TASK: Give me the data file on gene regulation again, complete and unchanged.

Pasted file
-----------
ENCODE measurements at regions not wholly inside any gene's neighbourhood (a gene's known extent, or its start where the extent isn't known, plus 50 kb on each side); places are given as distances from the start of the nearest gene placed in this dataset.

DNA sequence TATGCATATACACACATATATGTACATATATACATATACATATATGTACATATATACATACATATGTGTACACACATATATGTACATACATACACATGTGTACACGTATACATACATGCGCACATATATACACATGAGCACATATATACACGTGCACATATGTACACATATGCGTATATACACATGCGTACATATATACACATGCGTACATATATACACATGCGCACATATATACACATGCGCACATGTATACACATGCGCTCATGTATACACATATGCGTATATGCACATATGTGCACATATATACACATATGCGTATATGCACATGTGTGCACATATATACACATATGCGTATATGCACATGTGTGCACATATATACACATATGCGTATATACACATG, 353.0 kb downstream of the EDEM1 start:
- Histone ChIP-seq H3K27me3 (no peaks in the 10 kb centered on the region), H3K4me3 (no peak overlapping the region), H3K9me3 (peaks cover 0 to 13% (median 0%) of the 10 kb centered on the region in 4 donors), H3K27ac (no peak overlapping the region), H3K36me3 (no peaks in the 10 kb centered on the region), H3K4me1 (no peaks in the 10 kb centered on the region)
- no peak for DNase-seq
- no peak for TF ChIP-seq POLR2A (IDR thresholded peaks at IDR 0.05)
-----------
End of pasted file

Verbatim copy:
ENCODE measurements at regions not wholly inside any gene's neighbourhood (a gene's known extent, or its start where the extent isn't known, plus 50 kb on each side); places are given as distances from the start of the nearest gene placed in this dataset.

DNA sequence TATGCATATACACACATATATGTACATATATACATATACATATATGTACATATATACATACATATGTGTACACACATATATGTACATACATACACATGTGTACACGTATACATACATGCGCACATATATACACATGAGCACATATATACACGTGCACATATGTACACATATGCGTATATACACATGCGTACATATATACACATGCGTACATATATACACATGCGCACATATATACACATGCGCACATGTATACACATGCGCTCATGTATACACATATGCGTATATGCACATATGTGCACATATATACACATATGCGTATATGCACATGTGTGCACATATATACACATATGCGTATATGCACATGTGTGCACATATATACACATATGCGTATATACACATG, 353.0 kb downstream of the EDEM1 start:
- Histone ChIP-seq H3K27me3 (no peaks in the 10 kb centered on the region), H3K4me3 (no peak overlapping the region), H3K9me3 (peaks cover 0 to 13% (median 0%) of the 10 kb centered on the region in 4 donors), H3K27ac (no peak overlapping the region), H3K36me3 (no peaks in the 10 kb centered on the region), H3K4me1 (no peaks in the 10 kb centered on the region)
- no peak for DNase-seq
- no peak for TF ChIP-seq POLR2A (IDR thresholded peaks at IDR 0.05)